Mayors for the Freedom to Marry, a project of Evan Wolfson's Freedom to Marry organization, asks city bosses to sign a pledge backing marriage equality. So far, 154 mayors have signed the pledge, with 25 coming from the top 50 most populous U.S. cities. But that means there are 25 big-city mayors who still haven't signed.
Among them are Mike Rawlings of Dallas, who angered many with the following explanation: "I'm a bit pledge-phobic. I think America has got too many pledges out there and I think it's simplistic and not substantive. I'm a mayor that wants to be substantive."
What do other mayors on the most-wanted list have to say for themselves? Click next for statements that The Advocate has gathered from some of the other major holdouts.
"Anyone who knows me knows that I surround myself with people who
reflect the entire spectrum of the community, from all walks of life.
It's the quality of the person that matters to me. I support anyone who
wants to help make this a better community, and I have no objection to
people's personal choices. Anyone who suggests otherwise is
disingenuous, at best. Here at City Hall, we adopted a domestic
partnership policy in 2006, one of the first for a government entity in
the state of Nevada. Anyone who wants to change that needs to approach
the legislature. It is not an issue the mayor's office has the power to
change." —Carolyn Goodman, Las Vegas
"Though Mayor Fischer has not signed on to the Freedom to Marry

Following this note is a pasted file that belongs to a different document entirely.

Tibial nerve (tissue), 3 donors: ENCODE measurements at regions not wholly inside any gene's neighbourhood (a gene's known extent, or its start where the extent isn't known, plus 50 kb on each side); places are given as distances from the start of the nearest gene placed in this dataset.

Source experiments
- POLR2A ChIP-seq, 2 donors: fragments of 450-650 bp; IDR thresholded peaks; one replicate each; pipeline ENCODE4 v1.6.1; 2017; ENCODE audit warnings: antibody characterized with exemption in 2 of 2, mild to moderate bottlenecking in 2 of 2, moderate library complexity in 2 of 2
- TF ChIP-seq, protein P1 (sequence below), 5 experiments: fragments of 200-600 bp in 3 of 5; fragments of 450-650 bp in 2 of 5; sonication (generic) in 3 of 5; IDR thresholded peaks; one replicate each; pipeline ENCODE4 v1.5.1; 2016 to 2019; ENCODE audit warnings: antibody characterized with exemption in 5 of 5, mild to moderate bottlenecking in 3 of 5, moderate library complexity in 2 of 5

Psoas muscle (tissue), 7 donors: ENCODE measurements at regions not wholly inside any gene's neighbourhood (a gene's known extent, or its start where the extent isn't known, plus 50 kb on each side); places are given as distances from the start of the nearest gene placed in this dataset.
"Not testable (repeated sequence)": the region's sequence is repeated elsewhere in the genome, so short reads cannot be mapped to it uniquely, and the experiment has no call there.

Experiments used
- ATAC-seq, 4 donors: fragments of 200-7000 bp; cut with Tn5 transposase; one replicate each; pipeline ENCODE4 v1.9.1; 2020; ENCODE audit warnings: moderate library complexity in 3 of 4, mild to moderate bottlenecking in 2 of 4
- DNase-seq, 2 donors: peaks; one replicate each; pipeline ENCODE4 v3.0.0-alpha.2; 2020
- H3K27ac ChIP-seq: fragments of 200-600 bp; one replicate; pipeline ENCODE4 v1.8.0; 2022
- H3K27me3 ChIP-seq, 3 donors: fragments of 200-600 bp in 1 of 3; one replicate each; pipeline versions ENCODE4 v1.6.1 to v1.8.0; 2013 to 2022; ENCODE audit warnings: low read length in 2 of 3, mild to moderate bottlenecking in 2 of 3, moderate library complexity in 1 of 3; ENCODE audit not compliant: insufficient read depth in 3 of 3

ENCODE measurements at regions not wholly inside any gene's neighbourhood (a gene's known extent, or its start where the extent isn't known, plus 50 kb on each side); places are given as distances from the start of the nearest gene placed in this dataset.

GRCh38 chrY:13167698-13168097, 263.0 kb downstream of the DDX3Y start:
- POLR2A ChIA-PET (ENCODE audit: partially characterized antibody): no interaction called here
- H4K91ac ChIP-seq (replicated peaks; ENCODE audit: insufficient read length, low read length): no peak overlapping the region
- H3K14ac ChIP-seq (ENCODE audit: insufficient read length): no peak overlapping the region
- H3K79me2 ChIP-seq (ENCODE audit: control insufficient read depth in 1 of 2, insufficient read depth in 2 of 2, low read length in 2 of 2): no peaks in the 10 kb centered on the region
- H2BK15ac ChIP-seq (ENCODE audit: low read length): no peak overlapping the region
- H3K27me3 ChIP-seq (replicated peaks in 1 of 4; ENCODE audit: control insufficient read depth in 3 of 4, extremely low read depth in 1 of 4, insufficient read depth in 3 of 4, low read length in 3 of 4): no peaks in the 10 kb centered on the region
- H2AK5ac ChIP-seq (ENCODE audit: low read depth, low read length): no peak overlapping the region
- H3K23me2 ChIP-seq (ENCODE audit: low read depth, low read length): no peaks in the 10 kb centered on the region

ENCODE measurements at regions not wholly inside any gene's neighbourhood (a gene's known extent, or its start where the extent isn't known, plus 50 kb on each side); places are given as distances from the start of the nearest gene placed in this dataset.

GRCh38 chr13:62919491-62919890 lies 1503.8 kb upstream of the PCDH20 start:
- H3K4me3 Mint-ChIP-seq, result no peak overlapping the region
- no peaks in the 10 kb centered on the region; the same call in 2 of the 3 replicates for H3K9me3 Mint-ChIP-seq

coalition, he is nonetheless a strong supporter of GLBT rights. There
are several openly gay people in key leadership positions in his
administration, and he signed an executive order within six months of
taking office extending health care benefits to domestic partners of
city employees. He also has been a supporter of the local Fairness
Campaign, a Louisville nonprofit that advocates for GLBT equality in
our city." —Chris Poynter, communications director for Mayor Greg
Fischer of Louisville, Ky.
"This issue is being discussed actively at the state and federal levels. Because Virginia is a Dillon Rule state, localities derive their authority directly from the Commonwealth. Because it is not a local issue, we must defer to both state and federal officials." —Toni Guagenti, communications coordinator for Mayor William Sessoms of Virginia Beach, Va.
"Given other public statements he has made, a signature is not
expected." —Michelle McGurk, senior public information officer for Mayor
Chuck Reed of San Jose, Calif.
"I do not sign national petitions on various topics, because I believe it limits debate and discussion on all sides." —Mayor Gregory Ballard of Indianapolis
"I remain focused on the business of the city of Fort Worth. The issue of same-sex marriage is one for the state, not local government." —Mayor Betsy Price of Fort Worth, Texas, in a CBS 11 interview.
No comments were received from the mayors of the following big cities:
- Arlington, Texas
- Charlotte, N.C.
- Colorado Springs, Colo.
- El Paso, Texas
- Fresno, Calif.
- Jacksonville, Fla.
- Memphis, Tenn.
- Mesa, Ariz.
- Oklahoma City
- Raleigh, N.C.
- Tulsa, Okla.
- Wichita, Kan.